The community around the LA campus had changed. Pepperdine was moving farther away from the school’s original purpose of educating students, and was struggling to receive funding for new buildings in the area. People were hesitant to send their kids to the college because of the persisting violence.
The safety of the campus was at stake, to the extent that the National Guard had to send men with rifles onto the campus, Jackson said.
“They had rifles and they were up on the top of roofs,” Jackson said. “I grew up there in the president’s home since I was a 3-year-old, and all of the sudden everything had changed.”
Jackson also mentioned a time when the safety on campus seemed to be most threatened.
“I remember driving in one day after Kimmons was shot, and I remember the National Guard coming on campus, the fence going up around the campus and the National Guard fully [surrounding] the campus,” Jackson said.
Furthermore, Ellerbe had criticized the Pepperdine administration, saying that “more should be done in the area of community relations, particularly among the Black people,” as quoted in an LA TImes article by Lee Dye, “Pepperdine Will Handle Student Discipline Itself.”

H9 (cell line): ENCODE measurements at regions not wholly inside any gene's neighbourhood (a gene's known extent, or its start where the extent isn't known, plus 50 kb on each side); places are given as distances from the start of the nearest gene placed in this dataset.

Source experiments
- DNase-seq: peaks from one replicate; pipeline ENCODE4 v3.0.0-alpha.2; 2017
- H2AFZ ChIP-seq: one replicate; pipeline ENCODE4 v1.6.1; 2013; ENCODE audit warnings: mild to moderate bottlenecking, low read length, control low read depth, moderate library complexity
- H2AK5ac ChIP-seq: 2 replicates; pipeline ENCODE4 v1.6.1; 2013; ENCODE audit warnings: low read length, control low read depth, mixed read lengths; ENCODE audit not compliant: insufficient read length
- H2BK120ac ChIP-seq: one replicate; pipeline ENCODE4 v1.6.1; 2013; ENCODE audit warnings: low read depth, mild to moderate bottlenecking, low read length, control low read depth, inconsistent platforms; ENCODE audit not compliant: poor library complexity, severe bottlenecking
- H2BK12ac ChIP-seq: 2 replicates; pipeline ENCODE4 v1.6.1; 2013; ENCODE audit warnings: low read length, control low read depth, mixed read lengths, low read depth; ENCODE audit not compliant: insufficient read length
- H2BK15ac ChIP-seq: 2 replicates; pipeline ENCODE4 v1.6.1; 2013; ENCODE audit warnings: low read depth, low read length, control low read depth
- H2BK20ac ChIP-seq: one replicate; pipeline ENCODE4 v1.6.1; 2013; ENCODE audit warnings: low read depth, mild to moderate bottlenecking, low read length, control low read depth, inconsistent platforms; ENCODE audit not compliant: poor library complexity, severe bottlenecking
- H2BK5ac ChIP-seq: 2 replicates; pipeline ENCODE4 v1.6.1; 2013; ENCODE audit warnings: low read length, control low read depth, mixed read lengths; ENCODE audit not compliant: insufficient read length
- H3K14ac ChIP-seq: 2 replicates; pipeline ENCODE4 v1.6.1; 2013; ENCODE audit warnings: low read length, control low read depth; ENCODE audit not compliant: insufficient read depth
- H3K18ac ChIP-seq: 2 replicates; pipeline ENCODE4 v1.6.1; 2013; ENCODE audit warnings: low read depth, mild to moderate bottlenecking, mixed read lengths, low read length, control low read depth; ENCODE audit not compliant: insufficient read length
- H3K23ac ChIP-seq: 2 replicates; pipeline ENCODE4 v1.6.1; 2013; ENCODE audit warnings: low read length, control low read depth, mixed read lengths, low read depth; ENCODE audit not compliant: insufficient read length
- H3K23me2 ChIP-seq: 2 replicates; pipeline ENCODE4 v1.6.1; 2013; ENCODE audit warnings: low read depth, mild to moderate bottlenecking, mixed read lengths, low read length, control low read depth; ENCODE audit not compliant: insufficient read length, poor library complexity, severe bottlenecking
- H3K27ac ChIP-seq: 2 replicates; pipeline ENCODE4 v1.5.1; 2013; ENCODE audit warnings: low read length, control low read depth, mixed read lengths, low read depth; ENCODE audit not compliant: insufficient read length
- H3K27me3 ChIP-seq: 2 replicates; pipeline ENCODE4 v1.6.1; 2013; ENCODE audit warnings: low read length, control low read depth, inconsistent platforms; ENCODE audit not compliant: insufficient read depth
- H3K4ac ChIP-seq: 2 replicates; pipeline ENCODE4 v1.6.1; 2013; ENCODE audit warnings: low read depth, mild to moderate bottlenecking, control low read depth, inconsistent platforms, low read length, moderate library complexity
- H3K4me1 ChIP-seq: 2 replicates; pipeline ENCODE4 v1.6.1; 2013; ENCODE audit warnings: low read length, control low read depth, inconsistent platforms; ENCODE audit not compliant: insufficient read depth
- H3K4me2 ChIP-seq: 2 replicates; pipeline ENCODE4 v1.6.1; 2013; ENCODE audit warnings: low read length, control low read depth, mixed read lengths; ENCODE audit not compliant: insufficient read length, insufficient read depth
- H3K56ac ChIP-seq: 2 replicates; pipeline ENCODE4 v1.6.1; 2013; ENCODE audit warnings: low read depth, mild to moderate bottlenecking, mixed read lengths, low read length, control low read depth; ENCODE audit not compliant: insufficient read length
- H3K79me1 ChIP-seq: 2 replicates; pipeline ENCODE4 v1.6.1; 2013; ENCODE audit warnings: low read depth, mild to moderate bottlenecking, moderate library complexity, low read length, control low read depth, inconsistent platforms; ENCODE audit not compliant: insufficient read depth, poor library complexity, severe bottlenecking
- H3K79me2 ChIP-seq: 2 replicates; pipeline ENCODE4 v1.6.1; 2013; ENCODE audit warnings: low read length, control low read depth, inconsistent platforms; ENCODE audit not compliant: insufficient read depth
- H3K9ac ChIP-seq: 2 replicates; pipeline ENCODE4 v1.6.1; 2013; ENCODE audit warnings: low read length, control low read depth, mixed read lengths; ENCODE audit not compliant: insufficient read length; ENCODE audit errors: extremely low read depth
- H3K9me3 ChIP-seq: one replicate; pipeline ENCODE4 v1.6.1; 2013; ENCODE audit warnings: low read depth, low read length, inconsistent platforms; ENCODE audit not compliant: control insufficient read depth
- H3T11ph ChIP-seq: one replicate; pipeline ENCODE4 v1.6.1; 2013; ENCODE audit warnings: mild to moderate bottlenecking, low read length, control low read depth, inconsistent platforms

Banowsky agreed with Ellerbe’s statement.
“We’re trying to change,” Banowsky said. “Sometimes we change too slowly, but by and large, we have been successful,” as quoted from the same LA Times article mentioned prior.
The Los Angeles campus, and everything going on within, and around it, were thought to be “much bigger than us” at the time, Benton said.
The move to Malibu:
“If it hadn’t been for race issues, Pepperdine would have never moved to Malibu. This is the heart of the matter,” Baird said. “The whole issue of race and the neighborhood surrounding it, which moved from a White, working-class neighborhood to a Black, unemployed neighborhood.”
It was as early as 1962 that Pepperdine started looking for a new campus, forming a “committee” to “quietly decide” whether or not the college should relocate, according to Baird.
The University was concerned about the “transition” that had taken place in the neighborhood, even before the Watts riots had taken place around the campus, because they were unsure of whether or not they would be able to “maintain a student body” that included students from outside the LA area, Baird said.